пятница, 9 августа 2019 г.

Bubbles in space

ISS — International Space Station logo.

8 August 2019

Bubbles are soon to be made in space as part of an experiment that combines scientific insight with an objectively cool process on International Space Station.  

The Reference mUltiscale Boiling Investigation experiment, known affectionately as Rubi, aims to expand our knowledge of the boiling process.

Bubbles in altered states of gravity

Understanding how boiling behaves in weightlessness is imperative because gravity plays an important role in this process.

Without gravity, boiling takes place in slow motion and produces larger bubbles. This will allow scientists to observe and measure effects that are too fast and too small on Earth. With this insight and more accurate calculations of the boiling process, products such as laptops can be improved and made more compact.  

Plug and boil

A lot of science will take place in a container the size of a large shoebox. Built by Airbus for ESA and housed in the Fluid Science Laboratory in the Columbus module, Rubi will generate bubbles under controlled conditions using a special heater.

A high-speed camera will record how the bubbles behave, while an infrared camera measures the temperature of the heated region.

It sounds simple enough, but what makes Rubi complex is that scientists are eager to observe and quantify the effect of external forces.

Rubi payload

With no gravity to disperse the bubbles, the science teams installed an electrode to observe the effect of an electric field on the bubbles.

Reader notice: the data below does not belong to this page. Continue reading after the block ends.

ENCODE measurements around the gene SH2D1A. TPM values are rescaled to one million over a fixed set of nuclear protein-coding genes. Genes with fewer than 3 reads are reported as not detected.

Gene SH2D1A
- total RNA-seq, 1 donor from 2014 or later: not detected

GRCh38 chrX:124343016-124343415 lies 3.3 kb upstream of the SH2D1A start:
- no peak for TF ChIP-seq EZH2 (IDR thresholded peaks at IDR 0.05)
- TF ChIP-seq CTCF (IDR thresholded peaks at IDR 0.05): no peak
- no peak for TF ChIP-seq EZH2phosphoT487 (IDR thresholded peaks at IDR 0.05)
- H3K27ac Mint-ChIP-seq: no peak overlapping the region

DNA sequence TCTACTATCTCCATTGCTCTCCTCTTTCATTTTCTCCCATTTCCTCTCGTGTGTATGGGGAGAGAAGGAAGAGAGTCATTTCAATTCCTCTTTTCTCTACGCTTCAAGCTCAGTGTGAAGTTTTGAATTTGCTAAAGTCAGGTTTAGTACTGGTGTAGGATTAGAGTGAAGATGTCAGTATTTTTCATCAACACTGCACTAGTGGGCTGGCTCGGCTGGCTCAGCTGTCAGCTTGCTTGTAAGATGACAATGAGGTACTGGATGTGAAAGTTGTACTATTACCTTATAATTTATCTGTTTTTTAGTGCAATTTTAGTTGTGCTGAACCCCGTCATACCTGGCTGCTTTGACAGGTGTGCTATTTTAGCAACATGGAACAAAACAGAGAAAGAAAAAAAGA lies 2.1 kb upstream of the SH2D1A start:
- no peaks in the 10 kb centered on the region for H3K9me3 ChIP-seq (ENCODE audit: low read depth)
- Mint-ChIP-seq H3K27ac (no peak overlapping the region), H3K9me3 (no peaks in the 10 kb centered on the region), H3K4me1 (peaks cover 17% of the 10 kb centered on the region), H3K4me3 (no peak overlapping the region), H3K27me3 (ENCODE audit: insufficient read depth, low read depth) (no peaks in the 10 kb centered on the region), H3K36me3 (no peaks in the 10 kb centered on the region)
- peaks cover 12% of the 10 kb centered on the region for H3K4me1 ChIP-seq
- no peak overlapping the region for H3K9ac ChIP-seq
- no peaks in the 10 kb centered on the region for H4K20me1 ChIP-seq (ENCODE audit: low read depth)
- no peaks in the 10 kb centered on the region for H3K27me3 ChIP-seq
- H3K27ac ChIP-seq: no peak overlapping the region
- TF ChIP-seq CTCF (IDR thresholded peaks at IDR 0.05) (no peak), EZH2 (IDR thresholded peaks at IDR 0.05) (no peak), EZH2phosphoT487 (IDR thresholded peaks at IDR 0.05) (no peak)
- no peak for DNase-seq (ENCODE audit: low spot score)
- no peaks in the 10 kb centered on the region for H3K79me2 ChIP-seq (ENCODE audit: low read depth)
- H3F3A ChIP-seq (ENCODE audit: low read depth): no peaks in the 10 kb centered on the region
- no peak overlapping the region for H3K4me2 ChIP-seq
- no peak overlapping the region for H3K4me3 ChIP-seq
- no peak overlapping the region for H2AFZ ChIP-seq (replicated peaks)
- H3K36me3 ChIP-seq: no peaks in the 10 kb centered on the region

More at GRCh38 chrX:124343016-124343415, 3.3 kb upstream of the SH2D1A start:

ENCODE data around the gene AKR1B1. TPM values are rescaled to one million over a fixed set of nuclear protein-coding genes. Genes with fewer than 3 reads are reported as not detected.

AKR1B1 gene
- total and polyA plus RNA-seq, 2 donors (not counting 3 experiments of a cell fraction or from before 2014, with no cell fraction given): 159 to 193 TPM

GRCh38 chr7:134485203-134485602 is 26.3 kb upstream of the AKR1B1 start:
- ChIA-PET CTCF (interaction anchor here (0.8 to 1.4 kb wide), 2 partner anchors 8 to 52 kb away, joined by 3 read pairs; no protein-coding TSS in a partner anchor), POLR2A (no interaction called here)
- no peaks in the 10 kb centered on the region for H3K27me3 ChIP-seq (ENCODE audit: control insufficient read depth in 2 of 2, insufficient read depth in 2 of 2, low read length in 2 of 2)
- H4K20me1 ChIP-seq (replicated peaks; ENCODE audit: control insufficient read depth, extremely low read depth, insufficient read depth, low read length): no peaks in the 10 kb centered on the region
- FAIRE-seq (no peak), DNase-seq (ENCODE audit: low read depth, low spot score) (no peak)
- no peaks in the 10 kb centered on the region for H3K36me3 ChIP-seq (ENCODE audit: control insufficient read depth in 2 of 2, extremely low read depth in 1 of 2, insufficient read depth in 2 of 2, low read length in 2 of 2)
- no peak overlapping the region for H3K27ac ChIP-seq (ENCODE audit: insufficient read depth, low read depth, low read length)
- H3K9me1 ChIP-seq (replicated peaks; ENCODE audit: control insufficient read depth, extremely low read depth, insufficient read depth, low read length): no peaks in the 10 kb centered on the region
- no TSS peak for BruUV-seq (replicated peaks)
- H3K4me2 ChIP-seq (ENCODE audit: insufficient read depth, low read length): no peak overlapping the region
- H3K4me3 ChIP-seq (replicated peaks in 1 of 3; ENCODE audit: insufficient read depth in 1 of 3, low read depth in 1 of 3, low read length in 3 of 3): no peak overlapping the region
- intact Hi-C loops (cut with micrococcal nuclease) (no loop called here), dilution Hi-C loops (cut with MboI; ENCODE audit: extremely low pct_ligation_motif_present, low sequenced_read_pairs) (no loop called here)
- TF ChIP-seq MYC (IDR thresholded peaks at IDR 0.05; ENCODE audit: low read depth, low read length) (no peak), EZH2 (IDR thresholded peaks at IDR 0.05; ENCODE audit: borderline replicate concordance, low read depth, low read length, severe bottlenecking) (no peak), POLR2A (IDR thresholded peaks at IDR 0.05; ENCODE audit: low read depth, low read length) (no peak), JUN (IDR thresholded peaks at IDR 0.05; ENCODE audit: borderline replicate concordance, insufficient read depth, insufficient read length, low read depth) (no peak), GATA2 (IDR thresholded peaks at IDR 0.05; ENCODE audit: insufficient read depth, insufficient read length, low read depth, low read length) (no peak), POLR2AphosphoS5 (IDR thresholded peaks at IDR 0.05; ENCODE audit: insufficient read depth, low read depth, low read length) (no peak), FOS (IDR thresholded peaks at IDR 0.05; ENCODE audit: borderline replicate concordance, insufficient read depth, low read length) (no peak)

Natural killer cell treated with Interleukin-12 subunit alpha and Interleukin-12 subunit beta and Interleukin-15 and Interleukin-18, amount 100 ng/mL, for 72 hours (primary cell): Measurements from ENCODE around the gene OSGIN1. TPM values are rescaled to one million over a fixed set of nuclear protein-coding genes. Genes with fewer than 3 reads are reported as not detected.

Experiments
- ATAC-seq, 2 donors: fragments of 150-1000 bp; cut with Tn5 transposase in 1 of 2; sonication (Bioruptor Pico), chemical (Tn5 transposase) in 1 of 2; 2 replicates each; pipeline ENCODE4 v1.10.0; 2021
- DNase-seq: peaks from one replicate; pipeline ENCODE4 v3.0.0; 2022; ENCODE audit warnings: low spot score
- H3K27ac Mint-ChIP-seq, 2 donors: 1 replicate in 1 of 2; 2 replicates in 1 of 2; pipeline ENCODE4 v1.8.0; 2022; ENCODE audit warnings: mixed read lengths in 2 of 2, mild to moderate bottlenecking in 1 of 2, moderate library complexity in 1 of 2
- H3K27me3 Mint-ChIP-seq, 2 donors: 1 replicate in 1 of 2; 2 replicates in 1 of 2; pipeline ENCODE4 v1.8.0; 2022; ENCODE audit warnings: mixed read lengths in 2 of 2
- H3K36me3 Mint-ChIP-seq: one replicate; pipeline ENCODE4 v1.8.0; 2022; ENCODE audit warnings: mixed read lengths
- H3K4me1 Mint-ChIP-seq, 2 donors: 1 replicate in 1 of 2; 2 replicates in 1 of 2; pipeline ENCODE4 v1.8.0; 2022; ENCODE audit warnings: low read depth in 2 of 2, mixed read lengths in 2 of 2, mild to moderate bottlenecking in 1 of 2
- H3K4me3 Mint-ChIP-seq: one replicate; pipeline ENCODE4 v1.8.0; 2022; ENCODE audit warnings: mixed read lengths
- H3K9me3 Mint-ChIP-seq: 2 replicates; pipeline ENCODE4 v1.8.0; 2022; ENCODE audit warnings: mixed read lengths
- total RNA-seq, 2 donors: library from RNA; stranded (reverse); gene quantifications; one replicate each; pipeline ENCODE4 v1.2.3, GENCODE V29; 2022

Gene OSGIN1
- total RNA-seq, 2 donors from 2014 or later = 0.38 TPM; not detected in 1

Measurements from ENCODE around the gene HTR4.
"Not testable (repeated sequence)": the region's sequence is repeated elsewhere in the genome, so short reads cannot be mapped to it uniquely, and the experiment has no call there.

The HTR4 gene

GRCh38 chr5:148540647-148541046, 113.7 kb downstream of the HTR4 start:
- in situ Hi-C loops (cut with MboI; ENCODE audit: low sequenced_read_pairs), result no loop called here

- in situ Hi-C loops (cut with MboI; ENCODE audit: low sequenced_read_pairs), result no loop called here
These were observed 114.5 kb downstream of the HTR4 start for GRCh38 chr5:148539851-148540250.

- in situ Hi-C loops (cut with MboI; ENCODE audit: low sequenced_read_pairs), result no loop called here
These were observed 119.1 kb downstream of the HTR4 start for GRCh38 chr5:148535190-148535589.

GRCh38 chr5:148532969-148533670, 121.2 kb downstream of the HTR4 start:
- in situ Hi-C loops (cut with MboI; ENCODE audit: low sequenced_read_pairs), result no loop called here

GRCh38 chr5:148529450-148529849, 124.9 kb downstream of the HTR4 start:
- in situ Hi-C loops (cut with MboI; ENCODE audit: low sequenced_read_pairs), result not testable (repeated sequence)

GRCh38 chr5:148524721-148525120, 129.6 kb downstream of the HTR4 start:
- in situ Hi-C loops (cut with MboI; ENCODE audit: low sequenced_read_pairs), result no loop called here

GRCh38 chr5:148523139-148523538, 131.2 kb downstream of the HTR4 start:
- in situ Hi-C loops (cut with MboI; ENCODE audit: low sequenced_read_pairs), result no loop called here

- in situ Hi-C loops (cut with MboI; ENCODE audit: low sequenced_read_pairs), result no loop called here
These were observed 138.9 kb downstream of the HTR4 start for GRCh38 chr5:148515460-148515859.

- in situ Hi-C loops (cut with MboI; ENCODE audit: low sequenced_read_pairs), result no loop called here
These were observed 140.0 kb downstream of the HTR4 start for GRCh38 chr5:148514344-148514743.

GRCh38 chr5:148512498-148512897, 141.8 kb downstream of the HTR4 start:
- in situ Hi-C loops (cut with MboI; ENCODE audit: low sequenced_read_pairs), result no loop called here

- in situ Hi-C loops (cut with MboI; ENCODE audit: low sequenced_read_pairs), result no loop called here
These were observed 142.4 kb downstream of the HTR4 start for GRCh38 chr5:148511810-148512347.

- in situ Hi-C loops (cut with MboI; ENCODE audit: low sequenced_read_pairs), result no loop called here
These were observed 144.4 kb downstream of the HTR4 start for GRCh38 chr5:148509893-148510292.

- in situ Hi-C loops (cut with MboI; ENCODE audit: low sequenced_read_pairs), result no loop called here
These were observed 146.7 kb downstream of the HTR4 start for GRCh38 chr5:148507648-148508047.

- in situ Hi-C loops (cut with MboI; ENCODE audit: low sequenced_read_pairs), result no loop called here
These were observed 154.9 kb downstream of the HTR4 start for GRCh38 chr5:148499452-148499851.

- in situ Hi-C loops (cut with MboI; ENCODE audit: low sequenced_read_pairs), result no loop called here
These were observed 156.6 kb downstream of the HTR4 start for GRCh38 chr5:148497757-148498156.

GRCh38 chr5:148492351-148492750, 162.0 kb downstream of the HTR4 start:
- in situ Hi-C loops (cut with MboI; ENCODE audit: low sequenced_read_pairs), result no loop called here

The experiment container also contains a small pump that, when activated, will get the liquid moving to evaluate the effect on the boiling process. 

Why space bubbles

«Making sure equipment and computer chips stay at the right temperature is of vital importance, otherwise their lifetime, as well as their performance, could decrease abruptly,» says ESA project scientist Daniele Mangini.

“Boiling is an extremely efficient way of getting rid of excess heat. It could therefore be used to keep components of future spacecraft at their optimal temperature,” continues Daniele.

Back on Earth, better heat transfer technology means a lower impact on nature, as products such as laptops can cool down more efficiently.

ESA astronaut Luca Parmitano will install Rubi on 9 August and the experiment will run for five months on the International Space Station, during which time more than 600 test runs are planned.

Follow the Rubi experiment on social media for the latest #SpaceBubbles news and developments.

Multiscale Boiling experiment science team

Institutions of the Multiscale Boiling Science Team:

— Technische Universität Darmstadt, Institute of Technical Thermodynamics

— Aix Marseille Université

— University of Pisa

— Institut de Mécanique des Fluides de Toulouse

— Institute of Thermal-Fluid Dynamics, ENEA

— Transfers Interfaces and Processes, Université Libre de Bruxelles

— LAboratoire PLAsma et Conversion d’Energie Université Paul Sabatier

— Università degli Studi di Padova

— University of Thessaloniki

— University of Ljubljana

— Institute of Thermophysics, Novosibirsk, Russia

— Kobe University

— Hyogo University

— University of Maryland

Relate links:

European space laboratory Columbus: http://www.esa.int/Our_Activities/Human_and_Robotic_Exploration/Columbus

International Space Station Benefits for Humanity: http://www.esa.int/Our_Activities/Human_and_Robotic_Exploration/International_Space_Station_Benefits_for_Humanity

Experiment archive: http://eea.spaceflight.esa.int/

International Space Station (ISS): http://www.esa.int/Our_Activities/Human_and_Robotic_Exploration/International_Space_Station

Animation, Images, Text, Credits: ESA/Technical University Darmstadt/Airbus.

Best regards, Orbiter.chArchive link

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